Author ORCID Identifier
School of Pharmacy
Pharmaceutical Systems and Policy
Introduction: The prevalence of psychological distress (PD) among Asian Indians is unknown. This study estimated and compared moderate–serious PD in Asian Indians and non-Hispanic Whites (NHWs) in the United States.
Methods: We used a cross-sectional design using the National Health Interview Survey (2012–2017). Adult (age >18 years) NHWs and Asian Indians (N=2,218) were included. PD was measured using the six-item Kessler (K6) scale. We used multivariable logistic regression to determine the association of Asian Indian ethnicity with PD.
Results: In the analysis, 19.9% of NHWs and 11.0% of Asian Indians reported moderate–serious PD. Asian Indians were less likely to report PD in both unadjusted (unadjusted odds ratio=0.50; 95% confidence interval [CI]=0.42–0.58) and fully adjusted (adjusted odds ratio=0.7; 95% CI 0.59–0.82) models.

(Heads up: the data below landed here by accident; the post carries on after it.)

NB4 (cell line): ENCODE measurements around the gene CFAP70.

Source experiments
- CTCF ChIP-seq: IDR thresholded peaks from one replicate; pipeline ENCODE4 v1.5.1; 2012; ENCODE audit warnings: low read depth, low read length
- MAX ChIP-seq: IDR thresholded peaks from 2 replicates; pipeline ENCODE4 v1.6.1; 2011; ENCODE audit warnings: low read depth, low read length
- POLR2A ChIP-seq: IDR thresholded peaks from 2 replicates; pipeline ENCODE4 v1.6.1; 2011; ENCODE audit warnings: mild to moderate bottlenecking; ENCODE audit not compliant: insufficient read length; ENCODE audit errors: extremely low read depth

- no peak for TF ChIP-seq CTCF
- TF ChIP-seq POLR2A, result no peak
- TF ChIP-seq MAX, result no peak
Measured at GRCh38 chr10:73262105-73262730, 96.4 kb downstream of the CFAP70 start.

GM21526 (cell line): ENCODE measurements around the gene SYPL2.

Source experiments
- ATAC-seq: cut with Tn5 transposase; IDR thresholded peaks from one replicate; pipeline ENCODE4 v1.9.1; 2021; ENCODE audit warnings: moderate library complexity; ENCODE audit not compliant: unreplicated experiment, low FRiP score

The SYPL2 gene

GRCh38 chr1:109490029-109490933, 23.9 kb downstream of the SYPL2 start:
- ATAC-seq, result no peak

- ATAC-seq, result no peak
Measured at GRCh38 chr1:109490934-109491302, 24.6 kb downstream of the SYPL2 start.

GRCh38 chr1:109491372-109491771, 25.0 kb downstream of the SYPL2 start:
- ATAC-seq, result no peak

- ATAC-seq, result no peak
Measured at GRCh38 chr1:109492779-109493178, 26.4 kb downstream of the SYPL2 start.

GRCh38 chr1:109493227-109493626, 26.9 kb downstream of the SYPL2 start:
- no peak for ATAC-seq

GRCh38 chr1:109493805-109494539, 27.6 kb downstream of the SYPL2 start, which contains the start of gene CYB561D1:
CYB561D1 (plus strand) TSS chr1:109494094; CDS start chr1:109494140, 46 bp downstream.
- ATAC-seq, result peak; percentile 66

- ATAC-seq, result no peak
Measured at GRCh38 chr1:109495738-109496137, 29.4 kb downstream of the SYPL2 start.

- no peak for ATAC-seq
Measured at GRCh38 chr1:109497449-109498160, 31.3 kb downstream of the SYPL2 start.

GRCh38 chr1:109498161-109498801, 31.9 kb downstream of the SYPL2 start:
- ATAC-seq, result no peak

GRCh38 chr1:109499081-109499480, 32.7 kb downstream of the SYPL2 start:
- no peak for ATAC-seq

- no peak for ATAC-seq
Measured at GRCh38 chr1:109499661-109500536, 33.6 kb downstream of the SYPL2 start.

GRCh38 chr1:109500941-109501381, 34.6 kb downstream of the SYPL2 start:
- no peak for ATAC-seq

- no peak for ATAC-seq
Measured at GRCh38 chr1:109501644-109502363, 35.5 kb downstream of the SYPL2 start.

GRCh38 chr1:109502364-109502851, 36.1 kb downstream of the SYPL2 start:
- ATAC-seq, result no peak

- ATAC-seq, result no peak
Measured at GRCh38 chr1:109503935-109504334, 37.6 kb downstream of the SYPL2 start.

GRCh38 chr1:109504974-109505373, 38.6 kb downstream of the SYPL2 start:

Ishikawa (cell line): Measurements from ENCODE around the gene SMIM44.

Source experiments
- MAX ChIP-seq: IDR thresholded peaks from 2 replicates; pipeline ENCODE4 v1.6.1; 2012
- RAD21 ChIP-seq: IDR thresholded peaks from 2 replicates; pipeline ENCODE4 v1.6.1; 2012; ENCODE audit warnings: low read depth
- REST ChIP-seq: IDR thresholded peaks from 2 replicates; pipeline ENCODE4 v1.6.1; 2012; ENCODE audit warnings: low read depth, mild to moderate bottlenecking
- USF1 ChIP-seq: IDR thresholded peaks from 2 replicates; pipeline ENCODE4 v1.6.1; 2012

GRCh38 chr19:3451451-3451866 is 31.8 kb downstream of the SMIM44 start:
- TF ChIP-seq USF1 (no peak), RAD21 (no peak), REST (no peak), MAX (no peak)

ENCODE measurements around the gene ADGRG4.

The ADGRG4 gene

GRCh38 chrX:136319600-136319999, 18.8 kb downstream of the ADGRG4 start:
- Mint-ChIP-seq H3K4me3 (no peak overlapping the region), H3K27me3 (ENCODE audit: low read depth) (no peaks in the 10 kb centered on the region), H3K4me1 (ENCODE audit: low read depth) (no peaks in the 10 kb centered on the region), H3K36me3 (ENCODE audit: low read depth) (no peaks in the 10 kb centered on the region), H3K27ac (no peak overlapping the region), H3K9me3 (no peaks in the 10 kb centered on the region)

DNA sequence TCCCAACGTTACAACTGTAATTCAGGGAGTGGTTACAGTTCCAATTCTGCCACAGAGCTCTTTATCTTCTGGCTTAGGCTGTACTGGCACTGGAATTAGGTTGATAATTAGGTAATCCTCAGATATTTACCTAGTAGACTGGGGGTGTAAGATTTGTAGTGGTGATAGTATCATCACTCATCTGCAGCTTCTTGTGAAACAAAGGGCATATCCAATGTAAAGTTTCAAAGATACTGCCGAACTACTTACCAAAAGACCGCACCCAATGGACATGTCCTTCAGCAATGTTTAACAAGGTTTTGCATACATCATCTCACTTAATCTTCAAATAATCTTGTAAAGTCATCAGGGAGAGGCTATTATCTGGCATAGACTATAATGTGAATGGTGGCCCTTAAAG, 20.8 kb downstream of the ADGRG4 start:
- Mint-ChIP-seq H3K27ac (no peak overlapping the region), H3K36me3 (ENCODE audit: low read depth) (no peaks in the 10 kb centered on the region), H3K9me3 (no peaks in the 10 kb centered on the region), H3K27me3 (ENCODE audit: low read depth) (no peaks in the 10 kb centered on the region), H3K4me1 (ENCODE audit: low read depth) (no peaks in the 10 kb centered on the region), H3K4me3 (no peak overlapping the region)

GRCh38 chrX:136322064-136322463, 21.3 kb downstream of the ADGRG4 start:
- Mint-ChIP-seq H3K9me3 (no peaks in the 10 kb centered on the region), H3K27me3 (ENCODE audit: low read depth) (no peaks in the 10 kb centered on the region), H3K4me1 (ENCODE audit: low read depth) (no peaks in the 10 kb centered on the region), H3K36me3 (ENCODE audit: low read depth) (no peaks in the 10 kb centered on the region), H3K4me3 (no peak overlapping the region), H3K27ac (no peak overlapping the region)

Conclusions: Asian Indians had a lower prevalence of PD than NHWs, likely due to multiple protective factors such as high socioeconomic status and lower multimorbidity.
Digital Commons Citation
Siddiqui, Zasim Azhar and Sambamoorthi, Usha, "Psychological Distress Among Asian Indians and Non-Hispanic Whites in the United States" (2022). Faculty & Staff Scholarship. 3115.
This Open Access article is distributed under the terms of the Creative Commons License [CC-BY] ( http://creativecommons.org/licenses/by/4.0), which permits unrestricted use, distribution, and reproduction in any medium, provided the original work is properly cited.
This article received support from the WVU Libraries' Open Access Author Fund.